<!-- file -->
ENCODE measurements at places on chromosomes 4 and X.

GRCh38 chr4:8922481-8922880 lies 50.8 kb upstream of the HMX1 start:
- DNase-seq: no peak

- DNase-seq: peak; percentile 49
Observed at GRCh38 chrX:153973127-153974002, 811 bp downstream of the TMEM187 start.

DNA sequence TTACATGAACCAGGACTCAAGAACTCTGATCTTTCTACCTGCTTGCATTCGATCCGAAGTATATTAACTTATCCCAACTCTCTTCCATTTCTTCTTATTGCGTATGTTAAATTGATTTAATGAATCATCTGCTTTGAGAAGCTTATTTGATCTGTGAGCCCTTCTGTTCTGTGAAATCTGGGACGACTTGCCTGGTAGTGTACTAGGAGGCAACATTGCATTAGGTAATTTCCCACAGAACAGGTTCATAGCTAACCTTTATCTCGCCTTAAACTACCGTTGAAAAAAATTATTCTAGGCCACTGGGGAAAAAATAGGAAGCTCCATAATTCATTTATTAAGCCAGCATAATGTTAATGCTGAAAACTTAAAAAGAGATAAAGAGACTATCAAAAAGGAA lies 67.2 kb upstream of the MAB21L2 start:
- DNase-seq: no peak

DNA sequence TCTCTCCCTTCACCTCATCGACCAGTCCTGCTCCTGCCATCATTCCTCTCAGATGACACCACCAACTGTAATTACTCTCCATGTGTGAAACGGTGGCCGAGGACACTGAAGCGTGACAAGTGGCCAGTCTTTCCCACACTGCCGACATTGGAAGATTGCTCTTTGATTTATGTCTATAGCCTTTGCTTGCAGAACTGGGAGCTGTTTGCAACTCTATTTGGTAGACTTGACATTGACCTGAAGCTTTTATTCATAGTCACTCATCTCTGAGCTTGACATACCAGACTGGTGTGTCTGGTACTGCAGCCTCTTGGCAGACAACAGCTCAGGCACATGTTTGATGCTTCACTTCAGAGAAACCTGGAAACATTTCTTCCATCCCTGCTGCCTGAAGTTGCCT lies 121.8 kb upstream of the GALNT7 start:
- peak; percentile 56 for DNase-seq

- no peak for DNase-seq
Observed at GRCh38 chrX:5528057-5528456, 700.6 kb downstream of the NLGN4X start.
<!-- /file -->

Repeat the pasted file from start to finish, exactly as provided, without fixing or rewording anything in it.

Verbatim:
ENCODE measurements at places on chromosomes 4 and X.

GRCh38 chr4:8922481-8922880 lies 50.8 kb upstream of the HMX1 start:
- DNase-seq: no peak

- DNase-seq: peak; percentile 49
Observed at GRCh38 chrX:153973127-153974002, 811 bp downstream of the TMEM187 start.

DNA sequence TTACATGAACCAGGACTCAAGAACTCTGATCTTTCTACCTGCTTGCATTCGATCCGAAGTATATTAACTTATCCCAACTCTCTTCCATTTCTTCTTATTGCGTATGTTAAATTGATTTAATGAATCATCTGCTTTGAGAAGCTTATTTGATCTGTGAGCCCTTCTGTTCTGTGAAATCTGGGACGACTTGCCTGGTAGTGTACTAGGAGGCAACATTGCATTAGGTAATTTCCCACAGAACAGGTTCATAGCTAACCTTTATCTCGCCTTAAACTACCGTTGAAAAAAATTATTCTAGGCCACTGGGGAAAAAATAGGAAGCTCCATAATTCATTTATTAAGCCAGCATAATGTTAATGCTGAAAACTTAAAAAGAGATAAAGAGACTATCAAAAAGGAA lies 67.2 kb upstream of the MAB21L2 start:
- DNase-seq: no peak

DNA sequence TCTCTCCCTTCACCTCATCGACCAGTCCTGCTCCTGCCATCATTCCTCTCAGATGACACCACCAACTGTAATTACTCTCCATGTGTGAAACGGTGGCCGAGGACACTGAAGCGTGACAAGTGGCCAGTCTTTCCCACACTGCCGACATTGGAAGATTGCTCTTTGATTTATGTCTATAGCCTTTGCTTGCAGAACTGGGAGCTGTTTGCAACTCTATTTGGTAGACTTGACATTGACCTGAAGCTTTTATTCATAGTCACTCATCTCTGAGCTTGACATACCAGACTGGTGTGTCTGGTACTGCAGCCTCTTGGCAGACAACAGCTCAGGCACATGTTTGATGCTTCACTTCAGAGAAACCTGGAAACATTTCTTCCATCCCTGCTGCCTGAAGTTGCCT lies 121.8 kb upstream of the GALNT7 start:
- peak; percentile 56 for DNase-seq

- no peak for DNase-seq
Observed at GRCh38 chrX:5528057-5528456, 700.6 kb downstream of the NLGN4X start.